Many manufacturers and retailers use the term cost of goods sold instead of cost of sales. This point often confuses students, so don’t be alarmed if your head is spinning a little. Just know that regardless of the name, these two concepts are largely the same thing.

Don’t confuse the accounting treatment for cost of goods sold with the cost of unsold goods. When buying or making goods, companies record the cost of unsold goods on the balance as inventory — an asset. Then, when the goods are sold, their cost is taken out of inventory and put into cost of sales, which is subtracted from revenue on the income statement.

Say you own a convenience store that sold 1,000 bags of chips last year. The chips cost you \$0.50 per bag, for a total cost of \$500, but you sold them for \$0.95 per bag, for total revenues of \$950. Use this information to construct the beginning of an income statement (where all revenue and expenses are reported).

Operating expenses are a component of profits

Sales don’t just materialize by themselves. To bring in sales, you must pay employees, advertisers, and other marketers, and that’s just the beginning. Typical expenses for a company include the following:

• Selling, general, and administrative expenses: Costs such as sales commissions and managerial salaries needed to generate sales and run the company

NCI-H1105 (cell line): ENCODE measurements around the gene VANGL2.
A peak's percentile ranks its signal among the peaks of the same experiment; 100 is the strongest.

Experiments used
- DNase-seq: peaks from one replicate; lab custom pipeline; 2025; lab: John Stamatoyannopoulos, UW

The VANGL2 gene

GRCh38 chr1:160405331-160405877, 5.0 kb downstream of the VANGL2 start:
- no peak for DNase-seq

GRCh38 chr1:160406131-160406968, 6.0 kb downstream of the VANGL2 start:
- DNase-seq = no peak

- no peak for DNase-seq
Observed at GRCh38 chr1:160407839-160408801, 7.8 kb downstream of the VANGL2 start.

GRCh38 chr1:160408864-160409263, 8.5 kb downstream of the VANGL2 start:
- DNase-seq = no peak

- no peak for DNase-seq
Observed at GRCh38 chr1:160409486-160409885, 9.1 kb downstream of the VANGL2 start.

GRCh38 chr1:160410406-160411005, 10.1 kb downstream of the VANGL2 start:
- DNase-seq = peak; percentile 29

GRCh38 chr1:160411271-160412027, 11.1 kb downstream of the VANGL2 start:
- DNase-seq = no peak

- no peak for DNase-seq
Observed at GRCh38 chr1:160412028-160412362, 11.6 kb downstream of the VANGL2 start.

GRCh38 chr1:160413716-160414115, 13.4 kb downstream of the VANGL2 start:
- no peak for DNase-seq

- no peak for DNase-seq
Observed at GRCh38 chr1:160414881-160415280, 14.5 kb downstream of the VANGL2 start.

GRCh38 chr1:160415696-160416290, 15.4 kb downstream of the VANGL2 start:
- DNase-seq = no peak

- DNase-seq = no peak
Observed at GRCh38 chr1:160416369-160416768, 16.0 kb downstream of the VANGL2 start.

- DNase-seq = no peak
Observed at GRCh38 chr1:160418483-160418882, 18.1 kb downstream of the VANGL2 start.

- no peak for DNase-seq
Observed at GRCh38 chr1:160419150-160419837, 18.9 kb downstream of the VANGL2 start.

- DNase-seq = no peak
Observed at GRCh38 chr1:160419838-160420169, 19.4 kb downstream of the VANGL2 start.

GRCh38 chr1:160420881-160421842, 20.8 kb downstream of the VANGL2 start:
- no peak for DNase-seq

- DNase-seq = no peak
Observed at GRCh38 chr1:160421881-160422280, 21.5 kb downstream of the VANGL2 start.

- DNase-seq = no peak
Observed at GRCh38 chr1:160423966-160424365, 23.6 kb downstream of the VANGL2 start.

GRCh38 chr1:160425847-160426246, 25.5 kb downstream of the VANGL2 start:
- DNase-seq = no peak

• Research and development expense: Costs of finding and advancing innovative technologies needed to create new products

• Interest expense: Costs of borrowing money, which companies must pay to their creditors

• Income tax expense (also known as provision for income taxes): The portion of profits companies are usually required to pay to government authorities

Although cost of sales is always an expense, not every expense qualifies as cost of sales. Cost of sales is the actual cost of producing or buying the item you sell. However, your company may need to pay additional expenses, such as sales commissions and advertising, to sell this item.

The distinction between cost of sales and other expenses is important for determining gross profit, the difference between revenues and cost of sales. When calculating gross profit, you deduct cost of sales but not operating or other expenses.